Now that it’s January, people’s thoughts are beginning to turn toward taxes — both the ones they get stuck paying and the ones they might be able to avoid.
And while it often takes a skilled accountant — and this year might need one with preternatural abilities — to figure out the best ways to cut a client’s tax bill, or at least to avoid penalties for taxes that are inevitable, Kiplinger has come up with some state taxes and exemptions that even that preternatural accountant might not have thought of. That could come in handy in light of the new tax law’s stance on state and local taxes.
Here are 10 ways Kiplinger says states can tax, or exempt, their residents:
10. South Carolina—prenuptial counseling tax break.
Yes, you read that correctly: A couple planning to marry who take “a minimum of six hours with a licensed professional or active member of the clergy (or their designee, if ‘trained and skilled in premarital preparation’)” can use that to their advantage at tax time once they’re wed, by claiming a $50 tax credit. Of course they have to file jointly.
Legislators decided to try to make marriages last longer by passing this law in 2006.
9. New Hampshire — not dirt cheap.
This is a little different from property tax; it goes after any earth that moves (not necessarily under your feet).
According to Kiplinger, the numerous quarries and gravel pits in the state have inspired lawmakers to impose an excavation tax of $.02 per cubic yard of earth excavated, which kicks in if more than 1,000 cubic yards are moved. It is aimed primarily at those who carry out industrial extraction. Lots of states tax in-the-ground assets like coal, oil and other forms of mineral wealth once it’s removed from its earthly resting place. But in New Hampshire, you can’t even give the stuff away without paying taxes on it. Offering “free fill” won’t get you out of paying for the dirt again — even though you paid for it the first time when you bought the land.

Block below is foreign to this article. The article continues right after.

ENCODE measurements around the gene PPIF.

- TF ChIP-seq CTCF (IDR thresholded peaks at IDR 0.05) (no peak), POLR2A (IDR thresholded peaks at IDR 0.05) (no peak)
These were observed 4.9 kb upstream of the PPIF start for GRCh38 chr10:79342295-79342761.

8. Montana — car registration.
If in your wildest dreams you contemplate the joys of owning a Bugatti or, say, a Lamborghini — or even making like James Bond and cruising around in an Aston Martin — you already know you’re going to pay for the privilege. But what you might not know is how much the sales tax alone will cost you if you do. (Of course, theoretically if you have the money for a million-dollar-plus car, you’ll have the multiple thousands it will cost you in sales tax.) For instance, in Connecticut, a car costing more than $50,000 is taxed, when purchased from a licensed dealer, at a rate of 7.75%. So that $1.4 million Aston Martin will set you back another $108,500.
So if that sticks in your craw, you could always go to Montana, which doesn’t have either a car tax or an inspection requirement, for that matter. In fact, what it does have is a “cottage industry” of companies that will create a limited liability company for you that is the technical owner of your car and will register it for you with the state of Montana. But bear in mind that your home state may not be as fond of this idea as you are, and it could end up costing you anyway.
7. Kansas—cheaper hard stuff.
For some unknown reason, Kansas taxes lower-alohol beer at a higher rate than it taxes beer with a higher alcohol content. While it allows regular beer, with, say, a 5% alcohol level to be sold only in a liquor store, where it’s taxed at 8% along with all the other alcoholic products, the low-alcohol stuff (a.k.a. “3.2 beer”) can also be sold at convenience and grocery stores.
There it’s taxed at whatever the regular sales tax rate is, which can be higher than the tax at the liquor store. That’s because different counties and municipalities can also charge sales tax, which gets added on to the state rate. So if you buy 3.2 beer while you’re at the grocery store, it could be taxed at as much as 10% (which is the case, for instance, in the city of Pomona). Might as well go for the good stuff.
6. California — cheaper weak stuff.